This is my very first go at painting a miniature painting and using the rendering techniques I just learnt in Vaishali's class.
It would be great to ask some questions I have and get some feedback on techniques too, so I can make amendments where necessary and improve!
1) For my first go at rendering, I started with some clouds (first picture above) using the dry brush technique. I am happy that a gradient is starting to appear, however I am concerned that the strokes might look a bit "hairy" (this is best word I can think of to describe it!). I am wondering if I just haven't done quite enough brushstrokes to get a smooth effect, or if the brush itself may be the issue ? I am using a 000 synthetic watercolour brush from Rosemary and Co.
2) For my colour fill on my copy of Seemorgh and Zaal, I am wondering if I have gone too dark/opaque for the midtones? I am also questioning how I get those beautiful transitions between colours within a rock? e.g. a transition from malachite to deep violet? With the colour fill method I felt I needed to block off colours rather than transition them wet-in-wet as I would with traditional watercolour painting, but then I am not sure how the rendering will be dark enough to create a transition over the top? 🤔
3) When rendering over the white clouds, I found the dry brushing technique to be working quite well, but rendering over the coloured rocks was a lot harder as the colour fill seemed to re-activate a lot quicker and I was getting a lot of holes. I found that I was having to dab on the colour rather than stroke it on, otherwise the colour fill was coming off. Also my rendering seems to be a lot more "streaky" on the rocks. I didn't burnish the clouds before rendering them, but I did burnish the colour fill so it was super smooth, I wonder if this makes a difference? I am doing a lot of wondering!!! I would love any advice/feedback. Again I am using a 000 brush for this. I love the beauty of the rocks and would like to keep going with this, even if it means completing several versions before getting it right!
Looking forward to any comments.
Thanks and Kind Regards!
keep going! rendering is one of those things that take practice---I wasn't very good at it starting out, but then started going up the learning curve in handling the brush and the paint just right, and I'm a lot better now.
Thanks so much Vaishali - some very useful feedback for me to work on, I really appreciate your comments. I have taken notes so I can be sure to follow these tips.
I managed to watch the video for Session three so did see you demonstrate the rendering. I think I must not have diluted my colour enough and was probably too heavy handed with the brush, using part of the belly instead of the very tip. I defnitely need to work on dabbing/tickling the paint on!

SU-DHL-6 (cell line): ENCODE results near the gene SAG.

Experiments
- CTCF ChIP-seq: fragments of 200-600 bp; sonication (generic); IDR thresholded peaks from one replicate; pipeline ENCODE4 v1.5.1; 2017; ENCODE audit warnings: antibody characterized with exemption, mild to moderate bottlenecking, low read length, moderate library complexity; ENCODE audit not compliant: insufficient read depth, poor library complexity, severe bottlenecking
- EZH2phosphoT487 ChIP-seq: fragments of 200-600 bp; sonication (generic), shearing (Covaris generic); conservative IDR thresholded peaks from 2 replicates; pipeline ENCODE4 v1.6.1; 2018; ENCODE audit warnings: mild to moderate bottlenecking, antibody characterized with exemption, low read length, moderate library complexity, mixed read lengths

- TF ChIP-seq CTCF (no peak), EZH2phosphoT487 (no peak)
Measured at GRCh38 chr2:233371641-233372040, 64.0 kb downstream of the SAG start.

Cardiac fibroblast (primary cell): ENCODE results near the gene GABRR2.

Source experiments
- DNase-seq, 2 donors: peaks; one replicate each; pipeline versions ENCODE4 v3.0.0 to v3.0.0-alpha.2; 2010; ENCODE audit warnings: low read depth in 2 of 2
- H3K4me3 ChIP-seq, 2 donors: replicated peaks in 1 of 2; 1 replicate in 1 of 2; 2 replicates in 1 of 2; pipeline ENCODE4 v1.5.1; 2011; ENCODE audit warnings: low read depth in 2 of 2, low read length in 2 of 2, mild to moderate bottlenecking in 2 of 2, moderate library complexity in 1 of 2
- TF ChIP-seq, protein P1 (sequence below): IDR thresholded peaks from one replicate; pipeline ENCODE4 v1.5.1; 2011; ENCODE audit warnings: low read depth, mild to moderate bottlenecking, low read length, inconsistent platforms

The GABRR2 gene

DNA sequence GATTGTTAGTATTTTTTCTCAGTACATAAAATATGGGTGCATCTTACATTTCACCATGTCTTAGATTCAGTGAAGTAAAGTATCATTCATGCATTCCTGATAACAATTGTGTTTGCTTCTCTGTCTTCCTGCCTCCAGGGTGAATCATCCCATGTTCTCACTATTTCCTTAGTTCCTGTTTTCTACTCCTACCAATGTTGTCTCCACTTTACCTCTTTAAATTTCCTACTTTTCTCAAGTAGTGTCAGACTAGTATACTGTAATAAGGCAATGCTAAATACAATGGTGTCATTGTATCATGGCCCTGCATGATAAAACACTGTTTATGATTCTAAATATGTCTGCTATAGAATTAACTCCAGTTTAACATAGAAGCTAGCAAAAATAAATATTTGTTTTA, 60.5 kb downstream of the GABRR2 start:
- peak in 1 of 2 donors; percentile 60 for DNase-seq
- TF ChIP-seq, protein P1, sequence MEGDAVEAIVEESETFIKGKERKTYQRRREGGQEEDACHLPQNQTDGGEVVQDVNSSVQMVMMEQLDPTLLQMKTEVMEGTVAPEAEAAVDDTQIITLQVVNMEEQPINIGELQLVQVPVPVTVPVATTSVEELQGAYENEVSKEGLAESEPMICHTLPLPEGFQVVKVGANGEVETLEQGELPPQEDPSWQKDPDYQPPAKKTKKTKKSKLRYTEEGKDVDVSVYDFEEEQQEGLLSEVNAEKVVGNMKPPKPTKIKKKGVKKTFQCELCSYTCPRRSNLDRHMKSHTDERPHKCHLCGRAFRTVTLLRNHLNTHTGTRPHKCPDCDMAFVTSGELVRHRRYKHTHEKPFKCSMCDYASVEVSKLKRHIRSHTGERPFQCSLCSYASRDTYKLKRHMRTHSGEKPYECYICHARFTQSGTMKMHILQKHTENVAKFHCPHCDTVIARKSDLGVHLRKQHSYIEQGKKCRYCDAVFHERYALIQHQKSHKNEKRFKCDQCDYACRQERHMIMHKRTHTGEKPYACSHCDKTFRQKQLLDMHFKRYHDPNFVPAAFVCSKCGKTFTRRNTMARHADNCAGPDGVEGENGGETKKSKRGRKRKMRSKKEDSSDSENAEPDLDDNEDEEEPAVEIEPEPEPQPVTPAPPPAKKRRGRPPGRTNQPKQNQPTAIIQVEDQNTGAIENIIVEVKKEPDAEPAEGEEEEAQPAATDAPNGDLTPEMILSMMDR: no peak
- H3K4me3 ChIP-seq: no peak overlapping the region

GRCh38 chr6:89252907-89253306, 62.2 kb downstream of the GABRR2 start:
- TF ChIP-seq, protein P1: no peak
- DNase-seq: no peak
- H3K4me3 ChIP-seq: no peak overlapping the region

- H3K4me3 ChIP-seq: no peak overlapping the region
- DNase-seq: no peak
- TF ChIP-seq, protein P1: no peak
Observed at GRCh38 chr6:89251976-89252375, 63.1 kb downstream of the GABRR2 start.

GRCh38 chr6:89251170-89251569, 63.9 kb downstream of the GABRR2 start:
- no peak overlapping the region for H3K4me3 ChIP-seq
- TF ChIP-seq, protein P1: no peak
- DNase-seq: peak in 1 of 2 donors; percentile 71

I am excited to continue with rendering the rocks, and think I may mock up a couple more versions (perhaps simplified) to explore the techiques/process you mentioned, to really focus in on getting the rendering for the rocks right.
See you later today!
I like the accuracy of your underdrawing and lines Sarah! My first overall impression was that it is going really well, even with the rocks - it just looks unfinished (which it is!).
1) Your gradient is good, it just needs a little more work where the colour transitions to white right at the end. I also think you started too dark - and fair enough that you missed the session so no worries, I will demonstrate this for you next time I see you! - start very pale and get darker. Hairyness is exactly that - not enough brushstrokes. I use a natural hair brush for mine (and yours are on your way!); synthetic should also achieve a similar (but not as easy) result. It's a mix of both brush and technique and I'll show you both; also the background knowledge of 'pale, slow and thin'.
2) Transitions between colours, eg malachite and violet - as above, pale slow thin. I'll demonstrate as is easier to show rather than write. I don't think your midtones are necessarily too dark, but the rendering itself is slightly too dark yes. Start off with a colour almost exactly the same as the midtone; you've jumped a few shades to start with quite a strong blue. The other thing is not to worry about it too much until you've built up quite a bit of your painting; keep skipping round and working on it as a whole. Leave those bits you've done already and try some other untouched rocks. Colour fill you're right - generally block off colours - however if you're able to blend them wet-in-wet then yes have a go, this makes the rendering faster but it's also more risky. How does the rendering get darker? By being built up very slowly. It's a really slow art!
3) Holes = too damp/too wet, brush not dry enough or colour fill layer not dry enough. (There is actually a more advanced technique of purposefully reactivating the colour fill layer to do a blend but generally best to start with dry brush first - and you say it's working for you so that's great!) Correct - you dab it or tickle it on, not stroke it - don't use the belly of the brush, only the tip. If you have holes don't worry, let them fully bone dry and then just work on top of them to repair them.
Looking at your rocks again, I would say the strokes look fairly large and you can afford to do smaller strokes, perhaps with a smaller brush or just using the very tip of your brush. They also look like they've been done with some speed. 'Slow pale thin' is the mantra to remember - go slower. I'll demo for you.
Burnish throughout - this gives a smooth surface on top of which to work. Yes very important!
It's a massive job of a painting by the way! And likely will take you a while, probably months, to finish - so hang in there and keep going, we are here to support you! See you soon also for some live feedback! ;-)